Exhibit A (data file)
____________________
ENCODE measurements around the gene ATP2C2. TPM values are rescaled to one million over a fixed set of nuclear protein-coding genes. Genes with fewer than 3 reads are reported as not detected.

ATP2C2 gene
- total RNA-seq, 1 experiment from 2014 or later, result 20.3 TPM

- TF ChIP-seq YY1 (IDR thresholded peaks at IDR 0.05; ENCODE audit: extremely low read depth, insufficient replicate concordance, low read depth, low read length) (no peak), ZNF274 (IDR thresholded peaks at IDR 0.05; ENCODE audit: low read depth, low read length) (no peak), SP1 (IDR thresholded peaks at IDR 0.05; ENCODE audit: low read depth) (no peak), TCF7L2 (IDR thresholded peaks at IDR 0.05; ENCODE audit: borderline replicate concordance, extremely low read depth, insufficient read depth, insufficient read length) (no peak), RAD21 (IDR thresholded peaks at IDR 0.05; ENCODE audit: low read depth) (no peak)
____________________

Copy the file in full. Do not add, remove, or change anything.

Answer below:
ENCODE measurements around the gene ATP2C2. TPM values are rescaled to one million over a fixed set of nuclear protein-coding genes. Genes with fewer than 3 reads are reported as not detected.

ATP2C2 gene
- total RNA-seq, 1 experiment from 2014 or later, result 20.3 TPM

- TF ChIP-seq YY1 (IDR thresholded peaks at IDR 0.05; ENCODE audit: extremely low read depth, insufficient replicate concordance, low read depth, low read length) (no peak), ZNF274 (IDR thresholded peaks at IDR 0.05; ENCODE audit: low read depth, low read length) (no peak), SP1 (IDR thresholded peaks at IDR 0.05; ENCODE audit: low read depth) (no peak), TCF7L2 (IDR thresholded peaks at IDR 0.05; ENCODE audit: borderline replicate concordance, extremely low read depth, insufficient read depth, insufficient read length) (no peak), RAD21 (IDR thresholded peaks at IDR 0.05; ENCODE audit: low read depth) (no peak)